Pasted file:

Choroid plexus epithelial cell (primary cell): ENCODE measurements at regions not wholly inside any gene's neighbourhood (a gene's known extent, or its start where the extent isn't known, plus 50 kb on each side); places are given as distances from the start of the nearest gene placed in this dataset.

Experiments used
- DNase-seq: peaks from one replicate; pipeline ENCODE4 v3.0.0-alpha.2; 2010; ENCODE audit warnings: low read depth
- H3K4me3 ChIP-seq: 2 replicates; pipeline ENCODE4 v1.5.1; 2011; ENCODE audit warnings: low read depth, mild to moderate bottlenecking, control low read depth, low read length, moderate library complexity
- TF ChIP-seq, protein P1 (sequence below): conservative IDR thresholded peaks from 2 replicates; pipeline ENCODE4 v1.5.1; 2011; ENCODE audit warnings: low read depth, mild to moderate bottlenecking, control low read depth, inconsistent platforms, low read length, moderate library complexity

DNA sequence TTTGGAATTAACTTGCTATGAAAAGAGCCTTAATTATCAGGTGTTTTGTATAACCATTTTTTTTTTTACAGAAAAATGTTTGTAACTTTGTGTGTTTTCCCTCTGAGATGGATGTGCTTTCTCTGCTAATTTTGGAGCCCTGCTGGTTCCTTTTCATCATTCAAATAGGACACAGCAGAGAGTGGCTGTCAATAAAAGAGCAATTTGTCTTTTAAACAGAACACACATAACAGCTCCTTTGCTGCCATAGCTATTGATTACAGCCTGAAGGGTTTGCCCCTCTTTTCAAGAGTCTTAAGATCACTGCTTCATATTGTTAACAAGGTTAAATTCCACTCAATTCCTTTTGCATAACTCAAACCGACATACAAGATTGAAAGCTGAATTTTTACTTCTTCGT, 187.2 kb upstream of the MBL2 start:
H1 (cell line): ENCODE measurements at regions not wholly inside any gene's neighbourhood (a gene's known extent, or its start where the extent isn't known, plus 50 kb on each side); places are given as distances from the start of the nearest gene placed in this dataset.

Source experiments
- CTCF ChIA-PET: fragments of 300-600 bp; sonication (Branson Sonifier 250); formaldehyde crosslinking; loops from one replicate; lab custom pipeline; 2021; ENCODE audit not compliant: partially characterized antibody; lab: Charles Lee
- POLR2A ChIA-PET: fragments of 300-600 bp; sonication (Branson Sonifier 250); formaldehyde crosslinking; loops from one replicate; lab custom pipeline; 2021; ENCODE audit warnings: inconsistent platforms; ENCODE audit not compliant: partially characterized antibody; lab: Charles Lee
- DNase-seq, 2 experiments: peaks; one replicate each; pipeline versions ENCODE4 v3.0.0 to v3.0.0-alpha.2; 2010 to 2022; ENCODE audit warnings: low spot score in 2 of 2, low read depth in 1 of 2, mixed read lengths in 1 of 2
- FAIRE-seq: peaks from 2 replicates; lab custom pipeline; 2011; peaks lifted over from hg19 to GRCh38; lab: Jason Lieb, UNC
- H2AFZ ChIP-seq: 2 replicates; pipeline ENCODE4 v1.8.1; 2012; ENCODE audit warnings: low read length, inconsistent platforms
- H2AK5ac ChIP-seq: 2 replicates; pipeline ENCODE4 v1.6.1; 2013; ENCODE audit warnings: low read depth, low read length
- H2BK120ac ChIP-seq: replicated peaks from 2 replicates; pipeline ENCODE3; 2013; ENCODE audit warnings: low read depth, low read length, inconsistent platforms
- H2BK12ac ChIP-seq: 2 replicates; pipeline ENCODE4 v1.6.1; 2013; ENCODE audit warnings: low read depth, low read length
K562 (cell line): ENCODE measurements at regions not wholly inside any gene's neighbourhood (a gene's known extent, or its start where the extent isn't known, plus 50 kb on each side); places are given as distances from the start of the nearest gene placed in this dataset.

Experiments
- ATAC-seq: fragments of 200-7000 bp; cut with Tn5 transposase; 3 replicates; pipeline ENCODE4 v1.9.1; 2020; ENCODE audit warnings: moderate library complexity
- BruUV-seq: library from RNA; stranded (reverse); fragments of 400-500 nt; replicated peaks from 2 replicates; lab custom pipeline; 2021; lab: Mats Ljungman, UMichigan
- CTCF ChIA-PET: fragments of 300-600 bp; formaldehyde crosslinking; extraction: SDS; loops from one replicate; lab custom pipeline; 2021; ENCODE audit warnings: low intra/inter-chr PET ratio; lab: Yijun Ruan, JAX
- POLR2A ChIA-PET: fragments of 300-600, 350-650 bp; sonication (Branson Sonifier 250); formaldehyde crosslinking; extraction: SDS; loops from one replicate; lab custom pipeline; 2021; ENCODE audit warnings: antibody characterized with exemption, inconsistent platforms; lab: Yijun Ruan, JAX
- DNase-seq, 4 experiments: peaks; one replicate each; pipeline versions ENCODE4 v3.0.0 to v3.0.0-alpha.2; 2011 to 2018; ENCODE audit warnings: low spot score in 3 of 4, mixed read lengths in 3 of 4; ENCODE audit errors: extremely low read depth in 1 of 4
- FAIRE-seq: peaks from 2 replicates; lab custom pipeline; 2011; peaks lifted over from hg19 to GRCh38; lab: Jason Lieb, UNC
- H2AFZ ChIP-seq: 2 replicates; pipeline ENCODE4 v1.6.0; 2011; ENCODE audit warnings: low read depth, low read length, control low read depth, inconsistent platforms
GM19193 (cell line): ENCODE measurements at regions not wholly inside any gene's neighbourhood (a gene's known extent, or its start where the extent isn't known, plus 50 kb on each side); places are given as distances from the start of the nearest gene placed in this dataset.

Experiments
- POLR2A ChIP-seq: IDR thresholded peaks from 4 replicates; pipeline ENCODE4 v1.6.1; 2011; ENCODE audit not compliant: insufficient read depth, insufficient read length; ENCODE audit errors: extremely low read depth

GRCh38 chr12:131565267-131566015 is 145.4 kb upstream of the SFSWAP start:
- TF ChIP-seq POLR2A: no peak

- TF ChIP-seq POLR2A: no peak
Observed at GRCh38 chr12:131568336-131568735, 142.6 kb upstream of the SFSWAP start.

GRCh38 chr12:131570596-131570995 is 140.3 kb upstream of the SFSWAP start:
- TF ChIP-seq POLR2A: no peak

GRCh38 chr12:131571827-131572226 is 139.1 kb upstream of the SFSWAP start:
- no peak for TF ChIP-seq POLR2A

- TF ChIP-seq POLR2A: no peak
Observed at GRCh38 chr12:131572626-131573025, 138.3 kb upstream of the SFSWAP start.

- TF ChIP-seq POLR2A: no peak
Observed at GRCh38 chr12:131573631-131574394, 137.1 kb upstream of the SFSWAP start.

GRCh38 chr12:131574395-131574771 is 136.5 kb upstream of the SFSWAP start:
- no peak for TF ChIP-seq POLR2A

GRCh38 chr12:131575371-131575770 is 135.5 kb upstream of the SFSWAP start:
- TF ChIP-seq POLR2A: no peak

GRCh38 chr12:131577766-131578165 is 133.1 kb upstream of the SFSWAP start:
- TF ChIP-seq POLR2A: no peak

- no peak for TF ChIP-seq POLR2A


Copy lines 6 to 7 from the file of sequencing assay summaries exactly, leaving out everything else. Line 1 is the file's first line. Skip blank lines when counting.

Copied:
DNA sequence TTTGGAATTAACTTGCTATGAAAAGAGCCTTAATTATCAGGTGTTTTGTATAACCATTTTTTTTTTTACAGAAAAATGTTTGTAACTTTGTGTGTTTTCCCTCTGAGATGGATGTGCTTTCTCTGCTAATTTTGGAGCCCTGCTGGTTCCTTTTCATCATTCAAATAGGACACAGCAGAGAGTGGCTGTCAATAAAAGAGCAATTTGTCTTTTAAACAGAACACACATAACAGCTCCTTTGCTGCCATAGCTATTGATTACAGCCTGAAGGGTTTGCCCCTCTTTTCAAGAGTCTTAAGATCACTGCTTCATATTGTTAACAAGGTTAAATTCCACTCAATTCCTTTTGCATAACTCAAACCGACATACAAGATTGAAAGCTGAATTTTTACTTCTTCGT, 187.2 kb upstream of the MBL2 start:
H1 (cell line): ENCODE measurements at regions not wholly inside any gene's neighbourhood (a gene's known extent, or its start where the extent isn't known, plus 50 kb on each side); places are given as distances from the start of the nearest gene placed in this dataset.